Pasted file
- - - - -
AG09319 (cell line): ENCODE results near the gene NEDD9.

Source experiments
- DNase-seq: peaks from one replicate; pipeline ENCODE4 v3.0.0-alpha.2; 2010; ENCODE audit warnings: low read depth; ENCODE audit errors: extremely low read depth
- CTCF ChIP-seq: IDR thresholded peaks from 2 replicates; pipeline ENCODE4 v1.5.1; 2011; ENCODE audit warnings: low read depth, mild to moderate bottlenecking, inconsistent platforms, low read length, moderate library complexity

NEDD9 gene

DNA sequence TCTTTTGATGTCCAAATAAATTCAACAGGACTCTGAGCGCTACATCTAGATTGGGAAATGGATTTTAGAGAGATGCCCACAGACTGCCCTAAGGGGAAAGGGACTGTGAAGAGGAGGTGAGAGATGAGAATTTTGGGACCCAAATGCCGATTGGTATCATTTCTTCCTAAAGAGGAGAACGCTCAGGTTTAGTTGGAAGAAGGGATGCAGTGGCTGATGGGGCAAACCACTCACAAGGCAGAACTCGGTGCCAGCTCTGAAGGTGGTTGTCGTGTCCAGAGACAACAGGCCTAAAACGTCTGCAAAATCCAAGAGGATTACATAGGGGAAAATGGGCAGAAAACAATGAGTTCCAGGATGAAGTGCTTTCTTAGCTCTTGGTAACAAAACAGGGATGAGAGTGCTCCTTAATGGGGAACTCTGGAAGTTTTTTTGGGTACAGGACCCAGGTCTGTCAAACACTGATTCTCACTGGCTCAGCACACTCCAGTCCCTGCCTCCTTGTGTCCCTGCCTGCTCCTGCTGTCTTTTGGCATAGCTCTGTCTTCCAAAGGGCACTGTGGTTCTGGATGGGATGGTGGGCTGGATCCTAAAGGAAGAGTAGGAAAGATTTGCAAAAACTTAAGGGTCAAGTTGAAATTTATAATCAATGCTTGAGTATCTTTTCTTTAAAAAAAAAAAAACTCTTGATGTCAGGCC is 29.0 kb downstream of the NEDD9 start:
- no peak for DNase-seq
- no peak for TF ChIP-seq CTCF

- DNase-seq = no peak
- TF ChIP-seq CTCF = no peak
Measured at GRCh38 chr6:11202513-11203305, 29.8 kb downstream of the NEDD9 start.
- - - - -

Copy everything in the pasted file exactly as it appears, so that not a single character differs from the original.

AG09319 (cell line): ENCODE results near the gene NEDD9.

Source experiments
- DNase-seq: peaks from one replicate; pipeline ENCODE4 v3.0.0-alpha.2; 2010; ENCODE audit warnings: low read depth; ENCODE audit errors: extremely low read depth
- CTCF ChIP-seq: IDR thresholded peaks from 2 replicates; pipeline ENCODE4 v1.5.1; 2011; ENCODE audit warnings: low read depth, mild to moderate bottlenecking, inconsistent platforms, low read length, moderate library complexity

NEDD9 gene

DNA sequence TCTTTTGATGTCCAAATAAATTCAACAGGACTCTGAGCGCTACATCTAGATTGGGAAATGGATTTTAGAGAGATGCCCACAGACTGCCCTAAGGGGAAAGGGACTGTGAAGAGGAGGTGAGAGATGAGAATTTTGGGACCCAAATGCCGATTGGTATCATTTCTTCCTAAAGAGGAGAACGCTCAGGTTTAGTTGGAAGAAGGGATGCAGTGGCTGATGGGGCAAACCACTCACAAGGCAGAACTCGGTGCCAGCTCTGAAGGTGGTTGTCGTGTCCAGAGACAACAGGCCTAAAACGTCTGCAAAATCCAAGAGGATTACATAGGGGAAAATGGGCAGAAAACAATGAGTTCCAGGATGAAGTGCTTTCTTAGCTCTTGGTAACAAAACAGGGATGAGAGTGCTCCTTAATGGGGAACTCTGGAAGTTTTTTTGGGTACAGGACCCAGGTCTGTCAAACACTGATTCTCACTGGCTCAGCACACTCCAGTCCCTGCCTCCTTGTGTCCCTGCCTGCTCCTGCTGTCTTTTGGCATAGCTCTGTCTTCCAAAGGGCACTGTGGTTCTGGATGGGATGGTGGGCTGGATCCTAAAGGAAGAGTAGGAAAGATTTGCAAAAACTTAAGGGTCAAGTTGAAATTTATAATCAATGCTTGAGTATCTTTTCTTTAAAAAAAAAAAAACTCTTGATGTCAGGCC is 29.0 kb downstream of the NEDD9 start:
- no peak for DNase-seq
- no peak for TF ChIP-seq CTCF

- DNase-seq = no peak
- TF ChIP-seq CTCF = no peak
Measured at GRCh38 chr6:11202513-11203305, 29.8 kb downstream of the NEDD9 start.